Tuesday, December 27, 2011

The feast continues...

Illustration by Allie Aucoin, age 6.
Our community celebrated the feast of Christmas (the feasting part) with 8 guests. We had to configure our two round tables into a kind of figure 8 so everyone could be together. Sr Frances and I took care of the menu. Come to think of it, Sr Frances also took care of all the decorating. And the place-setting. Back home, the family (minus one, me) gathered at Mom's house. (That's where the illustration comes from

So here we are on the third day of Christmas.

The Christmas Octave doesn't really feel like an octave. Not the way the Easter Octave does. In Easter Time (the new "Roman Missal "designation for the liturgical period formerly known as "Season"), the Octave takes precedence over every other feast, even a solemnity! That's because every day of the Easter Octave is considered a solemnity. But the Christmas Octave is scattered about with early and medieval saints. Yesterday brought the unlikely scene of a martyrdom with the feast of St. Stephen. But it has a profound link with Christmas, when you think about it. How many of our Christmas hymns refer poignantly to the suffering the Babe in the manger will undergo for us? St. Stephen proclaims that he will (to use Paul's words) "bear a share in the hardship the Gospel entails." Today is the feast of the apostle St. John, who wrote of "seeing" and "touching" the "Word of Life."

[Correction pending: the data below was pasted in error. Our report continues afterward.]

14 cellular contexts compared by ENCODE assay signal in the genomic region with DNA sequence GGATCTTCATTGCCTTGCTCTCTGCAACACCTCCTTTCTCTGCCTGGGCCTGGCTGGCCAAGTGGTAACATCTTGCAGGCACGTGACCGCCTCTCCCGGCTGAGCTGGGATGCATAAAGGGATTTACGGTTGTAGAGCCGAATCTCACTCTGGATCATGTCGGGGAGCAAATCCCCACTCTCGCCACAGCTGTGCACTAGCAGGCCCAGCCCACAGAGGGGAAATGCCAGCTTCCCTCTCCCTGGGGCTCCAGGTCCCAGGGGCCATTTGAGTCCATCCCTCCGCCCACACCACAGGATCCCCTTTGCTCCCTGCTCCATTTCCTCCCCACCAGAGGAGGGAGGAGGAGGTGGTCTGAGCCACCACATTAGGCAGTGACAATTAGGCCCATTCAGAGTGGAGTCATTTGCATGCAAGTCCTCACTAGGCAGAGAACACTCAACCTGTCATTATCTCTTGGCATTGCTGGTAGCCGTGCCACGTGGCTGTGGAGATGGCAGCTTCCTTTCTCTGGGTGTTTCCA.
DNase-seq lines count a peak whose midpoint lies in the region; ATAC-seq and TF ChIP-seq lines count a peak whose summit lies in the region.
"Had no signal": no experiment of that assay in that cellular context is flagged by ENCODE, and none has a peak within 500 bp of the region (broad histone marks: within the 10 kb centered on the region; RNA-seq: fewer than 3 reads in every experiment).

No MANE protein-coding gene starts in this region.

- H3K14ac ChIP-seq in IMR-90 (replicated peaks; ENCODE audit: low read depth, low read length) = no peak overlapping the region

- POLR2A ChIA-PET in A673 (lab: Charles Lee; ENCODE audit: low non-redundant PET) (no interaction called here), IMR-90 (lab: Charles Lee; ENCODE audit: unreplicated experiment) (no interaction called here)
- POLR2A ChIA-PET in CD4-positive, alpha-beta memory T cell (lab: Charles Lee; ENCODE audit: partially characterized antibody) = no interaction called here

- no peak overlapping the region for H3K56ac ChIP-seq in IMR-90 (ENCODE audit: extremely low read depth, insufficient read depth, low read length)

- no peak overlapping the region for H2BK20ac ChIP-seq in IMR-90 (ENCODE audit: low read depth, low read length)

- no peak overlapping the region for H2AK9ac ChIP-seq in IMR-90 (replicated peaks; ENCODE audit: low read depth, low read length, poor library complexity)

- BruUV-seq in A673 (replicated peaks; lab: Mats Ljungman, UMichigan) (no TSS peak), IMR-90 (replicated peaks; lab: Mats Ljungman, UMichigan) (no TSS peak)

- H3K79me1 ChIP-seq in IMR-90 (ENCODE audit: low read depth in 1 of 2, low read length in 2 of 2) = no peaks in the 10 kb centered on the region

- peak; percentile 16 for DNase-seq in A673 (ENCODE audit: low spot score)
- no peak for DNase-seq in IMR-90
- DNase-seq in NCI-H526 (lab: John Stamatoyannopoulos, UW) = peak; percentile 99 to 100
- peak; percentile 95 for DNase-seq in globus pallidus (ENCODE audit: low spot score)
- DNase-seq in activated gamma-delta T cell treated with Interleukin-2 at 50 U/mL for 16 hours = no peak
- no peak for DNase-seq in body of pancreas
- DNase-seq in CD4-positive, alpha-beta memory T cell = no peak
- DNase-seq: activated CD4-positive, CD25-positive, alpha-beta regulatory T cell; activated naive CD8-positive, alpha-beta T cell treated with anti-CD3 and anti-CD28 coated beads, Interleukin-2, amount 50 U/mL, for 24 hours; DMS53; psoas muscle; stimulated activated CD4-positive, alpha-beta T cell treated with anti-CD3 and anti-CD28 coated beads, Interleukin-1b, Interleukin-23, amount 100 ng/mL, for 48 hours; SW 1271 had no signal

Tomorrow, more martyrs: the baby martyrs of Bethlehem, who died at the hands of Herod. Then Thomas Becket, then Wenceslaus (the "good king"). This year, the feast of the Holy Family takes the only empty spot in the Octave. (It is usually celebrated on the Sunday after Christmas, unless Christmas falls on a Sunday.) St. Sylvester is the New Year's Eve saint, bringing us to Jan 1, the Octave of Christmas. These 8-day observances are one of those biblical influences on the liturgy. (Notice how Passover and Hanukkah also last for eight days?)

What about the "twelve" days of Christmas? That leads us to Epiphany (and the beginning, back home, of "King Cake season," which is an entirely unique semi-liturgical time of its own). It's a little tricky keeping track of the days of Christmas, given that here in the US we celebrate Epiphany on a different date every year: do the twelve days end with the liturgical observance, or with the universal (and traditional) date? What about in your family: Do you try to keep all twelve days of Christmas in some way?

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